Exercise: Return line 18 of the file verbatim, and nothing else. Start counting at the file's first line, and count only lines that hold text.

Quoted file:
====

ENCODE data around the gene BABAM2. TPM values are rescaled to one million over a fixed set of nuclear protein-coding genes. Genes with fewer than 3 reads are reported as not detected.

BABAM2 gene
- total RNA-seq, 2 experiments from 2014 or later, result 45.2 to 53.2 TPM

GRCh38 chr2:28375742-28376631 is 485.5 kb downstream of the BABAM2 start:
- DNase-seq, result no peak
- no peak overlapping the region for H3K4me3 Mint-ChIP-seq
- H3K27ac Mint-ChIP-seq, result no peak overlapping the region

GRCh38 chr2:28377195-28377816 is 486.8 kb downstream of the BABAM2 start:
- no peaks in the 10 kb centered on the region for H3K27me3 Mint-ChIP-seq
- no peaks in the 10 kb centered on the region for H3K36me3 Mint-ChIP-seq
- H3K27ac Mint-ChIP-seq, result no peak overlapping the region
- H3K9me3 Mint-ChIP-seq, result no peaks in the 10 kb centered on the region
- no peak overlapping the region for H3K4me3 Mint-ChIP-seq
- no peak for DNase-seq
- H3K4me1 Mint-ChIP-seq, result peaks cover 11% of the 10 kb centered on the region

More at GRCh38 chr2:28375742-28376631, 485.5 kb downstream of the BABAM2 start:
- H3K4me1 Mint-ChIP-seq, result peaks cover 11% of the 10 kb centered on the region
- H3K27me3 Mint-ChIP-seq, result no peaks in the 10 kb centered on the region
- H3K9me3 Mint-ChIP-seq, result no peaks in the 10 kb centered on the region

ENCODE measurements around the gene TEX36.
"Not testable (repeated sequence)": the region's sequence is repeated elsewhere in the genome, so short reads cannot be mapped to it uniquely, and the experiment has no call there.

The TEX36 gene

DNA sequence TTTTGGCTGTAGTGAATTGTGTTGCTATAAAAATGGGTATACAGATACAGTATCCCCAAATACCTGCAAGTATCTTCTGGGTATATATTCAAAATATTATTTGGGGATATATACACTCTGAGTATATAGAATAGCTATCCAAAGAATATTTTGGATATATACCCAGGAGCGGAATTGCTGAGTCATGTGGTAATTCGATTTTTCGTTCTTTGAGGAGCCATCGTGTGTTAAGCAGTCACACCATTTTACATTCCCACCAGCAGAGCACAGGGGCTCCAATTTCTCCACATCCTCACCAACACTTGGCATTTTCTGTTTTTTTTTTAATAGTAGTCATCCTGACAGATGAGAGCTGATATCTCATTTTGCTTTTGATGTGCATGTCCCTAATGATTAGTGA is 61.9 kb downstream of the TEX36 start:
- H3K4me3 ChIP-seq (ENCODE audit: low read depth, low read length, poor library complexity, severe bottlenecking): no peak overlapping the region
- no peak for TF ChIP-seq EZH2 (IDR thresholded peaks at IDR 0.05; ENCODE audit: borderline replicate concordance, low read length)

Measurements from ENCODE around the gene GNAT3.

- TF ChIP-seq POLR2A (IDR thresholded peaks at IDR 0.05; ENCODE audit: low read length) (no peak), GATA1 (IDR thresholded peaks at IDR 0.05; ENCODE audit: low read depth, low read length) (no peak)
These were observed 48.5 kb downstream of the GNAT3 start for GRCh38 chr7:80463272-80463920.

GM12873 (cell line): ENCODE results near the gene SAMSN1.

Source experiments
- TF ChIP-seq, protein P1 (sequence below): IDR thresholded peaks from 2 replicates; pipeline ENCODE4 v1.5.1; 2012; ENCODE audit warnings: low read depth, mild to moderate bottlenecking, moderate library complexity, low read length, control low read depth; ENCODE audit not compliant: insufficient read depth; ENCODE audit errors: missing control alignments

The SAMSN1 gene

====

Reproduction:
- H3K27me3 Mint-ChIP-seq, result no peaks in the 10 kb centered on the region